At Aqua Expeditions, we take our guests’ health very seriously. We want to keep you up to date with the latest information available about the Zika virus.
November 18th, 2016 UPDATE: The World Health Organization (WHO) announced that the agency was changing the status of Zika from a “Public Health Emergency of International Concern” to an ongoing, seasonal disease threat. The Zika virus, originally discovered in 1947, was historically considered a mild disease and mostly harmless as about 80 percent of people who are infected show no symptoms. Many infected with Zika also appear able to fight the disease off on their own.
The original WHO emergency was instituted in February 2016 in response to increasing Zika caseloads in Brazil with concurrent cases of microcephaly birth defects in newborns. The change in WHO status for Zika is due, in part, to the much lower rate of infections, death and deformities attributed to the Zika versus what was originally projected after the health emergency was declared.
While Zika still remains problematic in areas which have not yet been infected, public health experts point out that when a large portion of a population has been infected with a virus and has recovered, rising “herd immunity” usually ends the transmission of the virus for several years, until enough susceptible victims are born. Significant progress has also been made in the development of a Zika vaccine, now anticipated to be available as soon as 2018. With more than a dozen companies as well as the National Institutes of Health (NIH) vying for the prize of a successful vaccine, the race is on to bring a vaccine to market. An experimental DNA-based vaccine from NIH is already being tested in clinical trials with volunteers.
While recent Peru cases have increased in Iquitos leading to a city-wide fumigation eradication campaign by local authorities, the Peru Ministry of Health recently reported that Iquitos is the only Peruvian city in which cases continue to be detected in Peru in the last thirteen weeks. Other countries in South America continue to report decreasing numbers of Zika cases.
We at Aqua Expeditions prioritize the health and safety of each of our customers and employees on all of our cruises across the Amazon and the Mekong rivers.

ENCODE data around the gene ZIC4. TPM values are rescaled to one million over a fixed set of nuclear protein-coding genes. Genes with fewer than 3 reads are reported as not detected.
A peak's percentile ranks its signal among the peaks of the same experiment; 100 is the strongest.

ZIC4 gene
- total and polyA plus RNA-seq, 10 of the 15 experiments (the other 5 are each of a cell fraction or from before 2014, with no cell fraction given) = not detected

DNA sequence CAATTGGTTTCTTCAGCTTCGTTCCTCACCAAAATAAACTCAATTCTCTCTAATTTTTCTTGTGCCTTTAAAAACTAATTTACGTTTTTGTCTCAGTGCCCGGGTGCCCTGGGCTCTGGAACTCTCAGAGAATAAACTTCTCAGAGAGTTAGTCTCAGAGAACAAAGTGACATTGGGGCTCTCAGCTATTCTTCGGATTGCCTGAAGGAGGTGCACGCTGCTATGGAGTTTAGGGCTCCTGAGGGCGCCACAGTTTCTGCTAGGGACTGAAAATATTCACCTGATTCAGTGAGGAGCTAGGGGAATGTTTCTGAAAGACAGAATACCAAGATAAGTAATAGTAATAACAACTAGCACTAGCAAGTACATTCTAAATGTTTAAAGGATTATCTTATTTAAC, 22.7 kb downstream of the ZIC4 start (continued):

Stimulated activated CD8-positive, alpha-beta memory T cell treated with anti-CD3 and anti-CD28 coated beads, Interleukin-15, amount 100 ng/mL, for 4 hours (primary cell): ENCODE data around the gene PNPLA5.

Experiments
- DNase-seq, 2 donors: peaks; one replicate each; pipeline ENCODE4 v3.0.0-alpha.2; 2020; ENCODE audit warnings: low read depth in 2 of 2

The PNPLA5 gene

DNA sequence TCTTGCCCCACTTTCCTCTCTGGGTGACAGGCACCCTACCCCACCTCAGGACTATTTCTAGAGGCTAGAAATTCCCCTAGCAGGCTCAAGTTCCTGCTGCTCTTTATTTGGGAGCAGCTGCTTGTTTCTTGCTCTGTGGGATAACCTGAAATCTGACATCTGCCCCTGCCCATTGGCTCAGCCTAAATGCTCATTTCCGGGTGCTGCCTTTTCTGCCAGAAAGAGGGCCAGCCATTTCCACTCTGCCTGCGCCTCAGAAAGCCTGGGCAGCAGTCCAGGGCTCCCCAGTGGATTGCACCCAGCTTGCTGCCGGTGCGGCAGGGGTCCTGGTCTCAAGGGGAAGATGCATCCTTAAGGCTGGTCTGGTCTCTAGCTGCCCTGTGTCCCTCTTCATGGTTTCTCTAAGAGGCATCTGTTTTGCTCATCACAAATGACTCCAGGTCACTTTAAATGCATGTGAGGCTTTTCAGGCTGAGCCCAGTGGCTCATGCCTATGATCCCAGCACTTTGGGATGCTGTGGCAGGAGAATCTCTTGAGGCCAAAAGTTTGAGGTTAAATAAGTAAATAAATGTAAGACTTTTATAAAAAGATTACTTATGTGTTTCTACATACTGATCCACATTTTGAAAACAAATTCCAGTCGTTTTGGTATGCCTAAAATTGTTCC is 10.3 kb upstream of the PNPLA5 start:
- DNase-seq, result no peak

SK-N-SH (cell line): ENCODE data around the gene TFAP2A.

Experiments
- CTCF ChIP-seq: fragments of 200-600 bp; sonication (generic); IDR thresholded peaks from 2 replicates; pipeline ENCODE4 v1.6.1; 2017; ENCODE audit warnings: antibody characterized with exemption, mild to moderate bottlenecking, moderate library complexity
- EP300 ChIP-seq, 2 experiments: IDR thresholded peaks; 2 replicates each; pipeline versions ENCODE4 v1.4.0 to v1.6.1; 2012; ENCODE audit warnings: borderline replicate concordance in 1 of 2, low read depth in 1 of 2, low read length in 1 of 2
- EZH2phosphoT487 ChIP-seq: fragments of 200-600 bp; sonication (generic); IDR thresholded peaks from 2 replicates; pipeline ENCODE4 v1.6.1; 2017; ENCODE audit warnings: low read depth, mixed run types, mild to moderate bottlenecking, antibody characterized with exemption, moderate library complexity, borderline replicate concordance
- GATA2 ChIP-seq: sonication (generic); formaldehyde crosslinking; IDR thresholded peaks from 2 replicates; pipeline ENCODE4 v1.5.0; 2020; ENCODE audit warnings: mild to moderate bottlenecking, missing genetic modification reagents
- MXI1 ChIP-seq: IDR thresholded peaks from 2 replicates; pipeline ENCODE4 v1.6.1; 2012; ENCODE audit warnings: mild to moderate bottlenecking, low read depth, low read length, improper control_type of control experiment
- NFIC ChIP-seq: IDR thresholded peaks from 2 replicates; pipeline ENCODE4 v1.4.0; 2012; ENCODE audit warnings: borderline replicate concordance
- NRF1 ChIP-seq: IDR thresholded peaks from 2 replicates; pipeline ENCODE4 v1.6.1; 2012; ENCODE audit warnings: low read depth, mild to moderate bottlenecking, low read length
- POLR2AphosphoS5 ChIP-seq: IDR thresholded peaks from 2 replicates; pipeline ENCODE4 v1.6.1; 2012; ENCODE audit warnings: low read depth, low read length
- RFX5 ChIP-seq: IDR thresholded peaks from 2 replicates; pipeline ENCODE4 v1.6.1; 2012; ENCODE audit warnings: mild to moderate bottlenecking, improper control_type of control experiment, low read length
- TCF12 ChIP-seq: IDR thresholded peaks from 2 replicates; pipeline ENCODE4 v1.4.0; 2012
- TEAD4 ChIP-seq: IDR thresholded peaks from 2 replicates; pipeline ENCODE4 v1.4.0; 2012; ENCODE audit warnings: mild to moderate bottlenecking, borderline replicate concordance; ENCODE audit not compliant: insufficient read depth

We take precautions throughout the year to minimize the risk of any mosquitos on board and complimentary insect repellent is available for use on all our excursions. Our information packs and guides on board ensure our guests are prepared for every outdoor excursion and activity and our paramedic is on on-hand 24/7 in case, at any point, our guests require assistance.
All our ships operate with doors to the outside closed at all times and are fully air conditioned minimizing the risk of any mosquito infection on board. We also provide our guests with complimentary insect repellant for use on our excursions into the Amazon and recommend that they wear long sleeves and pants to minimize exposure to sun and insects when exploring the Amazon by skiff.
The CDC reports:
“It’s important to understand that the potential threat from Zika to most travelers versus to pregnant women is quite different. About 1 in 5 people infected with Zika will get sick. For people who get sick, the illness is usually mild. For this reason, many people might not realize they have been infected. The most common symptoms of Zika virus disease are fever, rash, joint pain, and conjunctivitis (red eyes). The illness is usually mild with symptoms lasting from several days to a week. Severe disease requiring hospitalization is uncommon.